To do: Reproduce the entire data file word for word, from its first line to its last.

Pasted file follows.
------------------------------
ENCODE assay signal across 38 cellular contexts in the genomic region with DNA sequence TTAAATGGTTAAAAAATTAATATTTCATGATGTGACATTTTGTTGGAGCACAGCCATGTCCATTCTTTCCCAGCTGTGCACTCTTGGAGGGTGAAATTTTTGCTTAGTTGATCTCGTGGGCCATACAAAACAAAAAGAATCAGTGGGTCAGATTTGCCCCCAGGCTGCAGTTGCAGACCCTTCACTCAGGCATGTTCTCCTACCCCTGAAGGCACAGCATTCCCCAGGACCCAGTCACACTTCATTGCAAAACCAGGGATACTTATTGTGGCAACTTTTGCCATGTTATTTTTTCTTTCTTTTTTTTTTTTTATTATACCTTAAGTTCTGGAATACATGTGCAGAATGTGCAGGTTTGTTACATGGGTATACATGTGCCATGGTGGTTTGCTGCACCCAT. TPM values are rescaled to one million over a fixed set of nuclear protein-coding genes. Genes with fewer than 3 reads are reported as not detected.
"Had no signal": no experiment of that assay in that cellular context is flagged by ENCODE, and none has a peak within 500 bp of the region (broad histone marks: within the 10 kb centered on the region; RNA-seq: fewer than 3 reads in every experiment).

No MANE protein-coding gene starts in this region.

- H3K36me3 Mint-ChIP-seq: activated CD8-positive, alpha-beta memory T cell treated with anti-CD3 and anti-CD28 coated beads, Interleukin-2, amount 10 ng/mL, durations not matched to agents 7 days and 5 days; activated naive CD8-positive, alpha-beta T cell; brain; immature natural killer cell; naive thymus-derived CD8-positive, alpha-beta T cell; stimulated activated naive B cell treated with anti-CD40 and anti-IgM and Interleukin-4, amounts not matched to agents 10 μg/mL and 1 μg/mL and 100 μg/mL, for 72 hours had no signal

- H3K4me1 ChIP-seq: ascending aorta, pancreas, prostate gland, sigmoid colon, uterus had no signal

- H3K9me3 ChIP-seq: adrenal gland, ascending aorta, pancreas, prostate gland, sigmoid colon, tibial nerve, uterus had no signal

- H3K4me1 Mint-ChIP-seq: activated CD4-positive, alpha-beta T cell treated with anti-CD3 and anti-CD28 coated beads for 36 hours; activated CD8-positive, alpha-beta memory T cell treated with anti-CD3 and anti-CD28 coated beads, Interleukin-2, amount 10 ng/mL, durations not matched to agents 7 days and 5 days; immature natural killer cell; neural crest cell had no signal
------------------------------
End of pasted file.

ENCODE assay signal across 38 cellular contexts in the genomic region with DNA sequence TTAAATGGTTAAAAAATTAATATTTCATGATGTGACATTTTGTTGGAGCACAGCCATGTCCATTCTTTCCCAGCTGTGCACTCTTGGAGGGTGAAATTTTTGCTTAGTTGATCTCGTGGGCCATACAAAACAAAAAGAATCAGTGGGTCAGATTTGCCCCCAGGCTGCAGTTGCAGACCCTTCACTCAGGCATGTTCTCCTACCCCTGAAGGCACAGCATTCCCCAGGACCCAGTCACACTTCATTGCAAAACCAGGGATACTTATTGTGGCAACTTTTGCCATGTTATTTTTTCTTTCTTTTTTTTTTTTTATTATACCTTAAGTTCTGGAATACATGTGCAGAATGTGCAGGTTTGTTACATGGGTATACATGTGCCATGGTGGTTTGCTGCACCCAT. TPM values are rescaled to one million over a fixed set of nuclear protein-coding genes. Genes with fewer than 3 reads are reported as not detected.
"Had no signal": no experiment of that assay in that cellular context is flagged by ENCODE, and none has a peak within 500 bp of the region (broad histone marks: within the 10 kb centered on the region; RNA-seq: fewer than 3 reads in every experiment).

No MANE protein-coding gene starts in this region.

- H3K36me3 Mint-ChIP-seq: activated CD8-positive, alpha-beta memory T cell treated with anti-CD3 and anti-CD28 coated beads, Interleukin-2, amount 10 ng/mL, durations not matched to agents 7 days and 5 days; activated naive CD8-positive, alpha-beta T cell; brain; immature natural killer cell; naive thymus-derived CD8-positive, alpha-beta T cell; stimulated activated naive B cell treated with anti-CD40 and anti-IgM and Interleukin-4, amounts not matched to agents 10 μg/mL and 1 μg/mL and 100 μg/mL, for 72 hours had no signal

- H3K4me1 ChIP-seq: ascending aorta, pancreas, prostate gland, sigmoid colon, uterus had no signal

- H3K9me3 ChIP-seq: adrenal gland, ascending aorta, pancreas, prostate gland, sigmoid colon, tibial nerve, uterus had no signal

- H3K4me1 Mint-ChIP-seq: activated CD4-positive, alpha-beta T cell treated with anti-CD3 and anti-CD28 coated beads for 36 hours; activated CD8-positive, alpha-beta memory T cell treated with anti-CD3 and anti-CD28 coated beads, Interleukin-2, amount 10 ng/mL, durations not matched to agents 7 days and 5 days; immature natural killer cell; neural crest cell had no signal